Wall said her en­ergy level was never too high to be­gin with, but she knew that she’d have to keep her body feel­ing young to be a good par­ent. So she be­gan eat­ing health­ier, drink­ing less al­co­hol and ex­er­cis­ing more of­ten.

“I don’t have time to be old: I have a new­born,” Wall said.

But de­spite some of the dif­fi­cul­ties that may come hand-in-hand with be­ing an older par­ent, there are also pos­i­tives.

A 2017 study pub­lished in Trans­la­tional Psy­chi­a­try found that chil­dren born to older fa­thers are more likely to have a high IQ, and those kids have bet­ter fo­cus lev­els. In ad­di­tion, San Fran­cisco re­searchers found that older par­ents are more emo­tion­ally and fi­nan­cially pre­pared for par­ent­ing than younger par­ents.

“Older par­ents may be set­tled in their re­la­tion­ships and ca­reers, so start­ing a fam­ily does not take on the same choice or bur­den that it might for younger fam­i­lies,” said Jamie Kre­iter, a li­censed clin­i­cal so­cial worker in Chicago.

This is a theme that many of the older par­ents in­ter­viewed men­tioned.

Sunny Fawkes, 47, said she had all her trav­el­ing and par­ty­ing out of her sys­tem be­fore giv­ing birth to her first child five years ago. Her to­tal fo­cus is on her son, and that’s ex­actly how she wanted it to be. “I don’t care about Fri­day nights or restau­rants any­more — I’ve done that,” she said.

Wall agreed. She said that her pa­tience is also bet­ter, now that she’s ac­quired wis­dom with age.

“My life is at a place where I can give him my all be­cause I had time to live life for me,” Wall said.

The key is be­ing ready and avail­able for a child, de­spite hav­ing lived for so long on your own terms, said Hei­del­berger, who ex­plained that al­though older par­ents may ex­pect to be done with their for­mer lives and ready to change ev­ery­thing for their new ad­di­tion — it could also be harder for those who have lived for so long with­out a child.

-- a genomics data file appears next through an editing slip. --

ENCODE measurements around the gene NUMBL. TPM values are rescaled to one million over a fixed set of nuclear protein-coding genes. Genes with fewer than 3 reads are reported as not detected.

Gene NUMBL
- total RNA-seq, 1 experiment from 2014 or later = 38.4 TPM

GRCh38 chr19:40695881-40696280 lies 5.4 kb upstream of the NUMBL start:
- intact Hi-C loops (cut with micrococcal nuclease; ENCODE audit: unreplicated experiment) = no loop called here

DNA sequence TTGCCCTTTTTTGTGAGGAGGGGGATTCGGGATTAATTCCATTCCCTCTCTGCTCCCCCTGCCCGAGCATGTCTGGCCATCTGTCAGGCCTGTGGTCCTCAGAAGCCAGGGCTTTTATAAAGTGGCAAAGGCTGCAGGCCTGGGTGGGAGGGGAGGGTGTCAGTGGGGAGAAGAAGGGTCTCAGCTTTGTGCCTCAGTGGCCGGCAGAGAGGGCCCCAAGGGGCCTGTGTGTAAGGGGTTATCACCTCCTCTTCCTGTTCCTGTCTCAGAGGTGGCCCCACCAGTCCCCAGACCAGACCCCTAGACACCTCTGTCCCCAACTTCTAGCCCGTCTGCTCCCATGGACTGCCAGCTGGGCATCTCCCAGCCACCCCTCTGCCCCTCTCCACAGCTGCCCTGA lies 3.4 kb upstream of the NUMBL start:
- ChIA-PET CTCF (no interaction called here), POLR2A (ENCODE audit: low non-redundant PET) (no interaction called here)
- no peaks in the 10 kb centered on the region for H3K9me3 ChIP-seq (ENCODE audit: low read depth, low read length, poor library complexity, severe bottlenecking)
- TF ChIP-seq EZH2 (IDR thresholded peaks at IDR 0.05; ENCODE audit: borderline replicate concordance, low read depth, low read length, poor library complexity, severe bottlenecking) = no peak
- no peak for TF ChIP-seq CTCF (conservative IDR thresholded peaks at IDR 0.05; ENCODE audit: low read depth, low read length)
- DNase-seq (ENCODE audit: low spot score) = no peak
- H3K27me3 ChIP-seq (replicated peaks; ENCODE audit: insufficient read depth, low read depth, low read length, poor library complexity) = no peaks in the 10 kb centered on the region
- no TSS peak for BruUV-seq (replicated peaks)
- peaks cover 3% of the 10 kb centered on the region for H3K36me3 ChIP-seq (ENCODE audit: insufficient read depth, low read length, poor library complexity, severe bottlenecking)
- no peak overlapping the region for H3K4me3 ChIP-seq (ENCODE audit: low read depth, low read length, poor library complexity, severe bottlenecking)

“As we age, we de­velop a strong per­sonal rou­tine,” Hei­del­berger said. “We be­come set in our ways, and hav­ing chil­dren later in life chal­lenges this rou­tine.”

Par­ents are thrust into an out-of-con­trol sit­u­a­tion, when they’re used to be­ing com­pletely in con­trol, and it could be more dif­fi­cult to adapt to this new nor­mal the older you get.

Waich­ler re­minded her­self that hav­ing a child was an ad­just­ment — but one that she could get used to and adapt to, just like any other change in her life. It was mov­ing on to the next phase.

She said she’s just grate­ful that she had this chance to move on to that phase be­fore she couldn’t con­ceive any­more, es­pe­cially since she got mar­ried later in life.

Waich­ler is in her 60s now — her daugh­ter just left the nest this year — and said she doesn’t have any re­grets, even though she is in a dif­fer­ent stage of her life than her peers.

Wall feels about it in a sim­i­lar way. Many of her friends are grand­par­ents now, but she said she doesn’t feel old enough to be a grand­par­ent, nor does she feel like an older mom. “He’s forc­ing me not to be my age,” Wall said. “It’s such a bless­ing.” Danielle Braff is a free­lancer.